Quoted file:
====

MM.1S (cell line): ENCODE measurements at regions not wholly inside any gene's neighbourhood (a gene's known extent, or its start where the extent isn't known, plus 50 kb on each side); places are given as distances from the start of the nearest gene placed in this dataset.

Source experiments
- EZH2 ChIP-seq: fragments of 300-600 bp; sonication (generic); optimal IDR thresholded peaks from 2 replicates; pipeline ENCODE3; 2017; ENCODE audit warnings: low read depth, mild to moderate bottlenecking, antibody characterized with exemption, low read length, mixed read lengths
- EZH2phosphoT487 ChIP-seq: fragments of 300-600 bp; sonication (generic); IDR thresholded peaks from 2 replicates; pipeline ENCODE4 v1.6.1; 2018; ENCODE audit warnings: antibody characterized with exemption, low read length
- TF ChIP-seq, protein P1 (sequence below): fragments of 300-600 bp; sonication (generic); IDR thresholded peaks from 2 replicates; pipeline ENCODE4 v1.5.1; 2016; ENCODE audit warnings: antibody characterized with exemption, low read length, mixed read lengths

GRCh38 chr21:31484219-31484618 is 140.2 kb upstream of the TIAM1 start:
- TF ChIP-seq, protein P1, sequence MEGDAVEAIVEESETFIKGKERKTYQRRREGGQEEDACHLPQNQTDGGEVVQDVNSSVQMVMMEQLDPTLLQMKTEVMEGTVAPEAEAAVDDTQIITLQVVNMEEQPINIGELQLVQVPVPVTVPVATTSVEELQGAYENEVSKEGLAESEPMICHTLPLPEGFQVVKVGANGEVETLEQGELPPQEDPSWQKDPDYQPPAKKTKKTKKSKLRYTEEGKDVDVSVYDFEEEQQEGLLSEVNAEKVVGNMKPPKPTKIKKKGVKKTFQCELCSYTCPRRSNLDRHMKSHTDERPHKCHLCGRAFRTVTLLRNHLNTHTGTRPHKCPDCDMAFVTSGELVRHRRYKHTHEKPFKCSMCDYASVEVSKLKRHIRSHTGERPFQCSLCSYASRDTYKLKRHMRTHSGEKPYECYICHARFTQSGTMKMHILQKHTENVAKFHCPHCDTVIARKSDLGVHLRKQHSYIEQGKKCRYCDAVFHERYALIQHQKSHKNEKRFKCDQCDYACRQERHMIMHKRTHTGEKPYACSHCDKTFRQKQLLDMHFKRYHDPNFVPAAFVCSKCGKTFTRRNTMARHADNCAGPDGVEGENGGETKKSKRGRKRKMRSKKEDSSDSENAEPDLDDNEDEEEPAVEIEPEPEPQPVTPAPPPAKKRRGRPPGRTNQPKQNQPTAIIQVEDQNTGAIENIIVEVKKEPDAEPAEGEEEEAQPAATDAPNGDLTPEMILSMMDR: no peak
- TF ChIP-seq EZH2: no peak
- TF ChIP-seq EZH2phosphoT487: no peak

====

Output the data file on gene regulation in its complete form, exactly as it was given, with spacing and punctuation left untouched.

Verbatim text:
MM.1S (cell line): ENCODE measurements at regions not wholly inside any gene's neighbourhood (a gene's known extent, or its start where the extent isn't known, plus 50 kb on each side); places are given as distances from the start of the nearest gene placed in this dataset.

Source experiments
- EZH2 ChIP-seq: fragments of 300-600 bp; sonication (generic); optimal IDR thresholded peaks from 2 replicates; pipeline ENCODE3; 2017; ENCODE audit warnings: low read depth, mild to moderate bottlenecking, antibody characterized with exemption, low read length, mixed read lengths
- EZH2phosphoT487 ChIP-seq: fragments of 300-600 bp; sonication (generic); IDR thresholded peaks from 2 replicates; pipeline ENCODE4 v1.6.1; 2018; ENCODE audit warnings: antibody characterized with exemption, low read length
- TF ChIP-seq, protein P1 (sequence below): fragments of 300-600 bp; sonication (generic); IDR thresholded peaks from 2 replicates; pipeline ENCODE4 v1.5.1; 2016; ENCODE audit warnings: antibody characterized with exemption, low read length, mixed read lengths

GRCh38 chr21:31484219-31484618 is 140.2 kb upstream of the TIAM1 start:
- TF ChIP-seq, protein P1, sequence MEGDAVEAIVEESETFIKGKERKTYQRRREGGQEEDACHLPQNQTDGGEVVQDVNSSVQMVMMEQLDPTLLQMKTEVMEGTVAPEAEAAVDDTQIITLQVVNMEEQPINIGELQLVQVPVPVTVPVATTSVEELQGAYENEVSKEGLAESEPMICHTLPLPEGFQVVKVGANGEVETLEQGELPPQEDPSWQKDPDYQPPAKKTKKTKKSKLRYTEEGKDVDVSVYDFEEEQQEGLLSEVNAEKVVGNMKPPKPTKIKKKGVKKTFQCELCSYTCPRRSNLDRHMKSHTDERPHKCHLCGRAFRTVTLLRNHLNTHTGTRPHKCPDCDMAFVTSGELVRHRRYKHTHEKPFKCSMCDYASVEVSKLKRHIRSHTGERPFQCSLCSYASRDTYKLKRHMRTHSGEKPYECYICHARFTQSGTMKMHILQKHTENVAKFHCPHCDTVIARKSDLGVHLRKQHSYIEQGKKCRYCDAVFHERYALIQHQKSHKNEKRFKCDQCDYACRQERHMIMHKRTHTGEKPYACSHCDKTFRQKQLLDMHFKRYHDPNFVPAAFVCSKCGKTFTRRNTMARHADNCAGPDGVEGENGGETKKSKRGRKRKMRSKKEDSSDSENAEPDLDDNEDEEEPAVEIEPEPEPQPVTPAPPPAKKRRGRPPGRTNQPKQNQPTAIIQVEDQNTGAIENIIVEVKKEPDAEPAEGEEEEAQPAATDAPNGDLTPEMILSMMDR: no peak
- TF ChIP-seq EZH2: no peak
- TF ChIP-seq EZH2phosphoT487: no peak